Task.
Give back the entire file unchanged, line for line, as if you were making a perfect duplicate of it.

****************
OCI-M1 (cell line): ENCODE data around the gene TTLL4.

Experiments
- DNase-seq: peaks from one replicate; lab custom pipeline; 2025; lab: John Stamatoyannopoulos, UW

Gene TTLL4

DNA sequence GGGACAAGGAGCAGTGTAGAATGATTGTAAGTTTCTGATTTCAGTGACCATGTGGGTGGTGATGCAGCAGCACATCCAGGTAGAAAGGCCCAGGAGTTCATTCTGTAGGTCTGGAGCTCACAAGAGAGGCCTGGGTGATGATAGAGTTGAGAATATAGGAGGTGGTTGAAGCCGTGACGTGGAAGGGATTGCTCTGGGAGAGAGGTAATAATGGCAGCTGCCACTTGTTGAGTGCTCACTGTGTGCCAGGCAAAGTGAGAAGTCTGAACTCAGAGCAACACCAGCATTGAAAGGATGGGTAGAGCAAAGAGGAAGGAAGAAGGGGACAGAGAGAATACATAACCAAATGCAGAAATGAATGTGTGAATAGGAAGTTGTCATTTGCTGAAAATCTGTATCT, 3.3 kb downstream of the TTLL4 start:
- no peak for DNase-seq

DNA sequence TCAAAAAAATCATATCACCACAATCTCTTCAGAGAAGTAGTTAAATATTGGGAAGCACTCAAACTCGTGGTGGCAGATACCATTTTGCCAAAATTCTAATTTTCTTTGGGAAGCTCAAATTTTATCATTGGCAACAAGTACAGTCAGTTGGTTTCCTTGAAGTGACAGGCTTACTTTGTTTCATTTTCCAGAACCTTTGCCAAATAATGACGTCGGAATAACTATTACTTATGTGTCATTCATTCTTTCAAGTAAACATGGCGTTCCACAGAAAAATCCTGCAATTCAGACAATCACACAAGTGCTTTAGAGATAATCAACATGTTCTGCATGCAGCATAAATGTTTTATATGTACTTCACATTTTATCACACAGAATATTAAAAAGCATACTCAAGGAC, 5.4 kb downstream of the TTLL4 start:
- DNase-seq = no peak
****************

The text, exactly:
OCI-M1 (cell line): ENCODE data around the gene TTLL4.

Experiments
- DNase-seq: peaks from one replicate; lab custom pipeline; 2025; lab: John Stamatoyannopoulos, UW

Gene TTLL4

DNA sequence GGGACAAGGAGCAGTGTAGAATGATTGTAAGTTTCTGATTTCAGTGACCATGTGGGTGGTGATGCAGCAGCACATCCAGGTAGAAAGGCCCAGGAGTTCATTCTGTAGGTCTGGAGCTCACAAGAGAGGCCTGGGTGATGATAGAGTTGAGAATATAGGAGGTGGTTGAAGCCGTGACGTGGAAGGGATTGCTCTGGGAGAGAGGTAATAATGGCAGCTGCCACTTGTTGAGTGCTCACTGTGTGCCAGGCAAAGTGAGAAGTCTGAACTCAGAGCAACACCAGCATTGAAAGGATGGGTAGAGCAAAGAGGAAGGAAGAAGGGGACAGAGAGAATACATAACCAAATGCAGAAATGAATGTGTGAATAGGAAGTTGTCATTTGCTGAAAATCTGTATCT, 3.3 kb downstream of the TTLL4 start:
- no peak for DNase-seq

DNA sequence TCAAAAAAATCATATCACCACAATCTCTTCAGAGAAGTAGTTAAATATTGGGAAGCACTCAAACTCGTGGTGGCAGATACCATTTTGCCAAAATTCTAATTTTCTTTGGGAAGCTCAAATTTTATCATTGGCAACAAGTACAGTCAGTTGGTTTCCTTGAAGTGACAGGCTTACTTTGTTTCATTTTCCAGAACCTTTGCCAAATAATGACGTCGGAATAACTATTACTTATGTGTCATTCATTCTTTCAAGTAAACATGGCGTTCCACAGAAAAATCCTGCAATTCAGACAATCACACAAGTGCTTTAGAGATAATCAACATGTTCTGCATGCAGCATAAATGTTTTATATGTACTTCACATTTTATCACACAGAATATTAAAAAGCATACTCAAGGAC, 5.4 kb downstream of the TTLL4 start:
- DNase-seq = no peak